[gmx-users] How to examine our created topology

Faezeh Pousaneh fpoosaneh at gmail.com
Sun Feb 15 15:39:47 CET 2015

Dear Justin,

I simulate 2,6 dimethylpyridine (lutidine), C7H9N. I use ''gromos43a1''
force field, and I have taken the charges on atoms from Gaussian software.
By manipulating charges on the atoms I can get better agreement with
experiment for the bulk, but then I loose it's aqueous properties (mixture
of water-lutidine). How to overcome this problem?
Actually your suggestion ''but the relative contributions of these terms
depend on the chemical nature of the molecule(s) involved'' is not clear
for me.

Best regards
Faezeh Pousaneh
Department of Theoretical Physics
KTH Royal Institute of Technology
AlbaNova University Center
SE-106 91 Stockholm, Sweden

On Sun, Feb 15, 2015 at 2:04 PM, Justin Lemkul <jalemkul at vt.edu> wrote:

> On 2/14/15 5:21 AM, Faezeh Pousaneh wrote:
>> Dear expert,
>> I have created topology for an unstudied (simulation) molecule, and I can
>> run it successfully.
>> 1- How many or which quantities at least must be checked with experiment
>> to
>> become sure of the created topology? and if we find some difference with
>> experiment, to what percent this differences can be acceptable? (for
>> instance, if the experimental value of the density is 920 kg/m^3, is 1000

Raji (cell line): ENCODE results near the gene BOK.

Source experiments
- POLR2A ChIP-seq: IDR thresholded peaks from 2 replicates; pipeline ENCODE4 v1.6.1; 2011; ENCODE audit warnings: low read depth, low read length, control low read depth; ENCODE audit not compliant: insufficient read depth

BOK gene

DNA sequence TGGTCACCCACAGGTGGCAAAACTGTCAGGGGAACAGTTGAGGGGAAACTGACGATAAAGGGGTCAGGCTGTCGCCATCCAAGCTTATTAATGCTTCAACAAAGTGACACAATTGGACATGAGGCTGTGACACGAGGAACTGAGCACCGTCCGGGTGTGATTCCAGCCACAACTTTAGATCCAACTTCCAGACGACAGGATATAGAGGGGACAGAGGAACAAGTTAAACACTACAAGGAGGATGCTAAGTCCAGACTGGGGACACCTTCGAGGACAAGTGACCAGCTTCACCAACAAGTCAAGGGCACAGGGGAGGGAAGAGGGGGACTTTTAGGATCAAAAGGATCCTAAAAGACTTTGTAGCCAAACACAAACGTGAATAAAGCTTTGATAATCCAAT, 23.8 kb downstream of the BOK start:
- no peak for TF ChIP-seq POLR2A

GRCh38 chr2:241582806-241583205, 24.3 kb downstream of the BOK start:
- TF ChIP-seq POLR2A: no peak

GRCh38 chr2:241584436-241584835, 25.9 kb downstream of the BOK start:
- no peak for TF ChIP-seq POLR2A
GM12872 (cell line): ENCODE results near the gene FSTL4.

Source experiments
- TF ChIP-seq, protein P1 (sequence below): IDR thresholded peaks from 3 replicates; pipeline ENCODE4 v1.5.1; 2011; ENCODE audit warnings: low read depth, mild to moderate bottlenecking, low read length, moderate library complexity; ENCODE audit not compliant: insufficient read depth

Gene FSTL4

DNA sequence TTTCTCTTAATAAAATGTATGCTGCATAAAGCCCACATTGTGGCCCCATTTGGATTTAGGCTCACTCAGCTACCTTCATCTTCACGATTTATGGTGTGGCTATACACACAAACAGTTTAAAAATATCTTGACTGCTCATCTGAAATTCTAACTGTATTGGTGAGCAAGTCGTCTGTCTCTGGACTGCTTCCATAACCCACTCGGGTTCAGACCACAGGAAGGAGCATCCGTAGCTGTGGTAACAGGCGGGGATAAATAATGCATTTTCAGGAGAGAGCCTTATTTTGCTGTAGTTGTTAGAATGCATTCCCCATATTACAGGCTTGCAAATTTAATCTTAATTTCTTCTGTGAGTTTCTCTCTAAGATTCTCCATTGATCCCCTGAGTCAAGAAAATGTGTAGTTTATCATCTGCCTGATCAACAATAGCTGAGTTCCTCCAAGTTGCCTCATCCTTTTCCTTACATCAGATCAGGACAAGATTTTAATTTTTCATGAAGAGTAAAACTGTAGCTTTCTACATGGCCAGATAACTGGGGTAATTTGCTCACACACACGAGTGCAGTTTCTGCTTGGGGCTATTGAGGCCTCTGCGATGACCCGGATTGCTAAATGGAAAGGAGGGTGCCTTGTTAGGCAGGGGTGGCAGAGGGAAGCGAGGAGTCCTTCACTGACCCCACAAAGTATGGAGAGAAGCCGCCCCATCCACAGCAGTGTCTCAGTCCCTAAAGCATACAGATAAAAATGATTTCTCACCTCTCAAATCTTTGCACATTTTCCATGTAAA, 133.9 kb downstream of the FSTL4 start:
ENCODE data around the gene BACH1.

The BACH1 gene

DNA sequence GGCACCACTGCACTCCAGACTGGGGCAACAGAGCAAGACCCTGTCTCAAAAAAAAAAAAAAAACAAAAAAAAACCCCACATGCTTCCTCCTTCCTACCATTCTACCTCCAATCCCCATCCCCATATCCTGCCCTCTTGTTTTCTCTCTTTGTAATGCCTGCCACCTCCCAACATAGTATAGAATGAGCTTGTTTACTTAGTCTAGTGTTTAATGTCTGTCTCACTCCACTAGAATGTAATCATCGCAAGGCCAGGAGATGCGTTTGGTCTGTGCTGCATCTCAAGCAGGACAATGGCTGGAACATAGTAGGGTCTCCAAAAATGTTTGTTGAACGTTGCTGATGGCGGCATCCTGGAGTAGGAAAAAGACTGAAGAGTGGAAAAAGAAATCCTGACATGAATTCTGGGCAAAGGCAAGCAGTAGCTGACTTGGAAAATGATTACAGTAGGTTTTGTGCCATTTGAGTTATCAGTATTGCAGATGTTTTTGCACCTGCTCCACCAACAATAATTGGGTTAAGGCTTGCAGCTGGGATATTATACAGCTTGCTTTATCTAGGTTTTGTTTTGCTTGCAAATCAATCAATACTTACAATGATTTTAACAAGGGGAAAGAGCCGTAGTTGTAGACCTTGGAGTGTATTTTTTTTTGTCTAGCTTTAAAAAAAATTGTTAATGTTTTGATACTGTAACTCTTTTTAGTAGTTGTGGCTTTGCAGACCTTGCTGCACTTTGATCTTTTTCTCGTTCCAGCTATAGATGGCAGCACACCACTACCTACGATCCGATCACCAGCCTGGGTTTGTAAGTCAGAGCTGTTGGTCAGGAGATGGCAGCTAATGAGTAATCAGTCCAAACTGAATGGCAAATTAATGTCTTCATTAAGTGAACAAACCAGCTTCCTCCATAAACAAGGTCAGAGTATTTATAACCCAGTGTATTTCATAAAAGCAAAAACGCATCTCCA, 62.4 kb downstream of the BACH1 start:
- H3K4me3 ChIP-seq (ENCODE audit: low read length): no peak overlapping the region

>> kg/m^3 OK?).
> That's a fairly large difference.  Typically agreement for bulk properties
> like these is 1-2% deviation for "good" force fields.
>  2- If we intend to improve the differences with the experimental values,
>> what are the best ways? is changing slightly the charges on the atoms can
>> be a good way (let us say we correctly have defined bonds, angels, ect
>> according to the force filed)?
> The real answer comes from what the force field parametrization protocol
> should be.  What force field are you using?  What did the developers do to
> parametrize the existing compounds in the force field?  For obtaining
> correct condensed phase properties, charges and LJ parameters are often
> tuned, but the relative contributions of these terms depend on the chemical
> nature of the molecule(s) involved.
> -Justin
> --
> ==================================================
> Justin A. Lemkul, Ph.D.
> Ruth L. Kirschstein NRSA Postdoctoral Fellow
> Department of Pharmaceutical Sciences
> School of Pharmacy
> Health Sciences Facility II, Room 629
> University of Maryland, Baltimore
> 20 Penn St.
> Baltimore, MD 21201
> jalemkul at outerbanks.umaryland.edu | (410) 706-7441
> http://mackerell.umaryland.edu/~jalemkul
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